NaBITA Risk Rubric

The NaBITA Threat Assessment Tool is a researched based expert system tool useful for the initial triaging of mental health concerns and the potential for threat. The tool should be used in conjunction with further training and study. A starting place for this would be to read the documents linked at the bottom of this page or contacting the author Brian Van Brunt.

  1. Is the person actively suicidal with an expressed lethal plan or suicidal actions?
  2. Does the individual engage in extreme self-injurious behaviors such as cutting, burning, or eating behaviors (binge/purge) that put them at life-threatening risk?
  3. Does the person engage in impulsive violence or make serious threats of violence? This violence is due to an individual’s emotional health and/or impulsive, reactionary behavior. Examples include:
    1. repeated severe attacks while intoxicated or brandishing a weapon;
    2. making threats that are concrete, consistent, and plausible in reaction to an emotionally-driven event;
    3. and/or impulsive stalking that presents a physical danger.
  4. Has the individual lost touch with reality (hearing or seeing things that are not there)? Are they reacting to dangerous delusions or paranoid beliefs which create risk of grievous injury or death? For example, a belief that the CIA is spying on them, resulting in them taking life-threatening actions (cutting through all of the electrical wires in the home, running into traffic) to prevent them from spying.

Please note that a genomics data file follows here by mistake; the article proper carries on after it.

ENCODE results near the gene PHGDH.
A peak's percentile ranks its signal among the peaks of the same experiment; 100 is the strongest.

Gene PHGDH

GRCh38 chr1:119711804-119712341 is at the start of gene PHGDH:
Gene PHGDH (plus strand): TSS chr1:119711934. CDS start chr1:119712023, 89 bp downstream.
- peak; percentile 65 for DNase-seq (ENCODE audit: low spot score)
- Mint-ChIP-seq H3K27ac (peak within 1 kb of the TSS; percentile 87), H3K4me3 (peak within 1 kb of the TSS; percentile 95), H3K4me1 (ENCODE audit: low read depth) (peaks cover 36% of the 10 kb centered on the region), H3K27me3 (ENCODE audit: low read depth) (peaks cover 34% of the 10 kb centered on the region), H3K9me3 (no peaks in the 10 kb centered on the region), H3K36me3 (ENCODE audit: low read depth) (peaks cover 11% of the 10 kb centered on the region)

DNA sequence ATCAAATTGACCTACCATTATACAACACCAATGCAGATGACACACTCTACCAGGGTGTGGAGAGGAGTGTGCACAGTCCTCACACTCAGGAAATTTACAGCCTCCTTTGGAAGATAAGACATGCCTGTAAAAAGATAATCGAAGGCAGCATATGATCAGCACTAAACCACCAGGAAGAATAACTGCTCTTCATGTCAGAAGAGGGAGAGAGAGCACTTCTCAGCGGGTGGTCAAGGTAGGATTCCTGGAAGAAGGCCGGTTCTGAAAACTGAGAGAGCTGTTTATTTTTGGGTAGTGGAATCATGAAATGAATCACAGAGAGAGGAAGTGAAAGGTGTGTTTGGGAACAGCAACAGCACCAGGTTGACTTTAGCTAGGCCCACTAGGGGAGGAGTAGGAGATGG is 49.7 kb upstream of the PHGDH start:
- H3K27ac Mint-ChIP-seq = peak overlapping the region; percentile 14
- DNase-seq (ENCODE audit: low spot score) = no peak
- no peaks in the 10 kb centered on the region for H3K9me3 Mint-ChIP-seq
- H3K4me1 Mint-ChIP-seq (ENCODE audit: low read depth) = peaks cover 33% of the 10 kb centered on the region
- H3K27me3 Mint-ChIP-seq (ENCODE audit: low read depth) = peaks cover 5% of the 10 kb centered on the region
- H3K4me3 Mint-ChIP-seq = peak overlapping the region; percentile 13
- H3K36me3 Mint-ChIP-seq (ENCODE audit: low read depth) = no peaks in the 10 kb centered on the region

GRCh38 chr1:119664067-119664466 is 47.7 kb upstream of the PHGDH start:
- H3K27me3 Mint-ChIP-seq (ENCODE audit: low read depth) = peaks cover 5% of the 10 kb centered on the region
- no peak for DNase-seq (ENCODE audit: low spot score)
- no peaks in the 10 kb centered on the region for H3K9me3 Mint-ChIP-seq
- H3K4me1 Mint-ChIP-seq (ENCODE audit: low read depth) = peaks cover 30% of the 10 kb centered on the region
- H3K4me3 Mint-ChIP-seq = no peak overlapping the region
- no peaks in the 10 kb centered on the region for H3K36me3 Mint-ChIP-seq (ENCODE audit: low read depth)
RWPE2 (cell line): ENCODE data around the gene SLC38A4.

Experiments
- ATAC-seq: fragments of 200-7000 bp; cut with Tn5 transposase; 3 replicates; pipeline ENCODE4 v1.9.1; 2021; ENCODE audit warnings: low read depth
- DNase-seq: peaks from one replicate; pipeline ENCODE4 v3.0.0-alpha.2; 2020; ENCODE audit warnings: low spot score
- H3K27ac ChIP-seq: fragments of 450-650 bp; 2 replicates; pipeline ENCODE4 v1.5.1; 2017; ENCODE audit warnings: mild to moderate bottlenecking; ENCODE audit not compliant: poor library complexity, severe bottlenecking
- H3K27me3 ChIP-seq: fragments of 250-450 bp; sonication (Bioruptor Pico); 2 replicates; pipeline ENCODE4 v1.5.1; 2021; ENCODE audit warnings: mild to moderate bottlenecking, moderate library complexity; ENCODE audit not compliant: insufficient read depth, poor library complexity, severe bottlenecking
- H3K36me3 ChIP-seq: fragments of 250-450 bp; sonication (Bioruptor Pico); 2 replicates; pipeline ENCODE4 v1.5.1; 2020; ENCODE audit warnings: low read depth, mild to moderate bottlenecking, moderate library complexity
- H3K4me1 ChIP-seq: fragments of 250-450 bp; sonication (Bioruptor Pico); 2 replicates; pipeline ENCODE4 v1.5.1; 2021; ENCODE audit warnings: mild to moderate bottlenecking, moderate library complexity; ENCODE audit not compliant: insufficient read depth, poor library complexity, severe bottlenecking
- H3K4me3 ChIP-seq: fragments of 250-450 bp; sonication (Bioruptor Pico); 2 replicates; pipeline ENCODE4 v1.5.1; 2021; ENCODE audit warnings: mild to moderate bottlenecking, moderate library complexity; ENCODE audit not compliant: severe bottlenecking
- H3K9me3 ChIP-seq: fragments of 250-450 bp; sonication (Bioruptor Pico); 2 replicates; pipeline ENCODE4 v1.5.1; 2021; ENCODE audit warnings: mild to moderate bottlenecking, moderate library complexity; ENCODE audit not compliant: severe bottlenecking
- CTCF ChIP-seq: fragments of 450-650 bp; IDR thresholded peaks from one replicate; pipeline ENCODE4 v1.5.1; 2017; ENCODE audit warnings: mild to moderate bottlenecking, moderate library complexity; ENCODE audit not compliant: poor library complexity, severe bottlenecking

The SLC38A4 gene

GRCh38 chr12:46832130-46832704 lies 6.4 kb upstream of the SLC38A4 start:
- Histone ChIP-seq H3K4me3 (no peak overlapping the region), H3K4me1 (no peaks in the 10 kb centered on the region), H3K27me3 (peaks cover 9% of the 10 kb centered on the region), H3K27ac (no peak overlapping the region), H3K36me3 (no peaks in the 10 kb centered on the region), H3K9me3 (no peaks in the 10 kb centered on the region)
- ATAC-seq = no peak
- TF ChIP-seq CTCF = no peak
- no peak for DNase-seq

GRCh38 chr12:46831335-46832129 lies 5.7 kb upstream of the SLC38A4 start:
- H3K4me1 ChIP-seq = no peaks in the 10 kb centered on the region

5. Is the person engaging in life-threatening substance use (repeated acute alcohol intoxication with medical or law enforcement intervention, multiple DUIs, chronic risky substance use)?
  6. As a result of life stress or emotional health, is the person’s behavior destructive, increasingly disruptive (multiple incidents), or bizarre in a way that significantly impacts those around them?
  7. Is the individual engaging in high-risk substance abuse or non-lethal, disordered eating or self-injury (e.g. cutting or burning self with no risk of death or serious harm)?
  8. Is the person communicating direct thoughts of suicide that lack lethality or immediacy?
  9. Is the person making threats of affective, impulsive, or poorly planned violence which are driven by their emotional health or life stressors? Examples include comments like “why don’t we just take this outside?” or “I’m going to make their life a living hell.”
  10. Does the person make threats that are vague, indirect, implausible, and lack detail or focus?
  11. Is the individual demonstrating difficulty managing their emotions or experiencing stress and challenges in their behavior stemming from chronic mental illness, mild substance abuse, or disordered eating? The resulting behaviors do not overly disturb others, present a significant medical concern, but they are noticed and cause for concern?
  12. Is the individual demonstrating poor coping skills related to an event such as failing an assignment, stress from home or family, a relationship loss, etc.? Typically, the negative behavior or stress would dissipate when the stressor is removed or the person is connected to resources.